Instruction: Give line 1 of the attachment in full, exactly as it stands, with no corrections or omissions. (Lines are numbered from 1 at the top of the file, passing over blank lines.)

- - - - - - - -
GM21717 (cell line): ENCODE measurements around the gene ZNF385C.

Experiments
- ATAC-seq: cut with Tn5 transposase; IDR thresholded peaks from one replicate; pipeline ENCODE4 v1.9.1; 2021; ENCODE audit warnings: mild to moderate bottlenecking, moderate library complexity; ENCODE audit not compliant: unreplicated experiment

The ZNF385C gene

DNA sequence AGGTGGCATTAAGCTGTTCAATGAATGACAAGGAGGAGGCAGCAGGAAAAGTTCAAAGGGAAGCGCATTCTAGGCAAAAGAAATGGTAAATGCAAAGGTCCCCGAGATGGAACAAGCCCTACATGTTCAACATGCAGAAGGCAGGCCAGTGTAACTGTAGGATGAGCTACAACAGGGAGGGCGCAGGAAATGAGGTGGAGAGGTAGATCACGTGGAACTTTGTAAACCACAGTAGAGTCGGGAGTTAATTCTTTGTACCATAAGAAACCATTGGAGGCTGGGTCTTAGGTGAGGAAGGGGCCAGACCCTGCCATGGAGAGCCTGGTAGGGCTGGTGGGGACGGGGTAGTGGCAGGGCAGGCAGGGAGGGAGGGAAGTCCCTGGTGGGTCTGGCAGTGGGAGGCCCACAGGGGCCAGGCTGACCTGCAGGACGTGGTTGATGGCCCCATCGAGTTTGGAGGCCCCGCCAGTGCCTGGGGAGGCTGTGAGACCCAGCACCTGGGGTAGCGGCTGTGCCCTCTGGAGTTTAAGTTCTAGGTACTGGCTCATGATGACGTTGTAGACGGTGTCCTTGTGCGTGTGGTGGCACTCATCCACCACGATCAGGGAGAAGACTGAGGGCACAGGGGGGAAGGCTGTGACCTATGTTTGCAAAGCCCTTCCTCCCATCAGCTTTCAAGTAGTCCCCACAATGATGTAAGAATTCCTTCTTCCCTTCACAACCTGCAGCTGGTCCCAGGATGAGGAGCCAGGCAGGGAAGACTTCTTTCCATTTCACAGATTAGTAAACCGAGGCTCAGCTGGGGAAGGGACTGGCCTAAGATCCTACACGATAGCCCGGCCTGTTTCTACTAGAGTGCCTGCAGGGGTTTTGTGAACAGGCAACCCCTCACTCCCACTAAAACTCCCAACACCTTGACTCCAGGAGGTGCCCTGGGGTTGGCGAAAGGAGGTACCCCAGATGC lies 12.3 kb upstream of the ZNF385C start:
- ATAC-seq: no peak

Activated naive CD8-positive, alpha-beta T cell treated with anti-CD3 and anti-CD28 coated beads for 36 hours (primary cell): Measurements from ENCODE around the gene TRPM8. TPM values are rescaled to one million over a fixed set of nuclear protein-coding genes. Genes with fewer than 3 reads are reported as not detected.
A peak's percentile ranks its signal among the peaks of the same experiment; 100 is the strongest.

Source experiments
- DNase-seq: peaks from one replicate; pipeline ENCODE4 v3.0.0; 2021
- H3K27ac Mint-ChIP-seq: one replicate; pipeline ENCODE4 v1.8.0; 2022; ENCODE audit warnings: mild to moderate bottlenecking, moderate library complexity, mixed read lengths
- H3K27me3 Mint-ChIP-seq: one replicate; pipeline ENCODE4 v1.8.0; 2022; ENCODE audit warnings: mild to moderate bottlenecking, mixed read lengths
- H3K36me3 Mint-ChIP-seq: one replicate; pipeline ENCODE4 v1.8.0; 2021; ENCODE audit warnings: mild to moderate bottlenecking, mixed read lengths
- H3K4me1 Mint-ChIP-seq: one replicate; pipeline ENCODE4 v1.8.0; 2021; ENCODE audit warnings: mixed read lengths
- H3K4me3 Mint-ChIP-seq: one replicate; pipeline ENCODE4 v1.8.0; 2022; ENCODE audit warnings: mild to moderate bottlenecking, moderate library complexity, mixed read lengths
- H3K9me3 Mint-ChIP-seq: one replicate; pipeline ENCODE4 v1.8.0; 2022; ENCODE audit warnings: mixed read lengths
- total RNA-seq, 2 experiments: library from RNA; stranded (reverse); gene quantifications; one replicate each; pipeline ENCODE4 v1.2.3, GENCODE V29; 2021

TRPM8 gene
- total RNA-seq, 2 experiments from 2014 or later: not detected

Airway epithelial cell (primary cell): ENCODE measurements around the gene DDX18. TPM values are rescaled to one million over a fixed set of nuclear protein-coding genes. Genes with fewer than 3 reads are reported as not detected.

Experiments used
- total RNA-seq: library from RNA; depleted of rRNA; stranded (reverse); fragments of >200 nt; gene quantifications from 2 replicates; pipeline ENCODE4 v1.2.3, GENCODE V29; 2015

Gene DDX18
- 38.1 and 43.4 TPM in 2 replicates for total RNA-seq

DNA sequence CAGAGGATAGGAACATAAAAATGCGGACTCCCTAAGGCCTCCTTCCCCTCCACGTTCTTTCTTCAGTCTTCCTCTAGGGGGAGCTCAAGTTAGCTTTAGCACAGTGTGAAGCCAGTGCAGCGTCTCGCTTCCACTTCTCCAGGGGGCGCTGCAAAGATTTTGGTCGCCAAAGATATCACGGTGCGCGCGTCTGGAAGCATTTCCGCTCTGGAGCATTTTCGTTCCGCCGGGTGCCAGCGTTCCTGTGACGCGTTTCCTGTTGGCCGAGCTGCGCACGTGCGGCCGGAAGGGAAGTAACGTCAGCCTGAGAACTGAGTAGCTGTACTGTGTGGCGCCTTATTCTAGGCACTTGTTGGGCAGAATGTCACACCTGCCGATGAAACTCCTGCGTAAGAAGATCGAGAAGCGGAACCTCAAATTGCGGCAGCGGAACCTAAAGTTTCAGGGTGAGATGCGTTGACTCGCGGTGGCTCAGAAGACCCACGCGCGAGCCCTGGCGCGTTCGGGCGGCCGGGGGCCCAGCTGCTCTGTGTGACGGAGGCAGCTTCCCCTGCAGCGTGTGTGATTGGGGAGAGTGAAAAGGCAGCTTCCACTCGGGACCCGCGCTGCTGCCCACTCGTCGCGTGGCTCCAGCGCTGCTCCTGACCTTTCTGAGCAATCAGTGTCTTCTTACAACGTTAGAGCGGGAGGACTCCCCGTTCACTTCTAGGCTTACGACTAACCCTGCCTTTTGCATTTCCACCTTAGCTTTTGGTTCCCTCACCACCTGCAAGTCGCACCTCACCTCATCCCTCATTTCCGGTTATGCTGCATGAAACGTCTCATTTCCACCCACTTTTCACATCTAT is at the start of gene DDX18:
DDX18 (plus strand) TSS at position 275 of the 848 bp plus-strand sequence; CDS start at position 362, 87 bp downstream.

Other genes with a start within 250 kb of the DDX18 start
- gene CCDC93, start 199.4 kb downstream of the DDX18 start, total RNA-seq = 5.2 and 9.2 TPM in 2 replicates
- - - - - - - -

GM21717 (cell line): ENCODE measurements around the gene ZNF385C.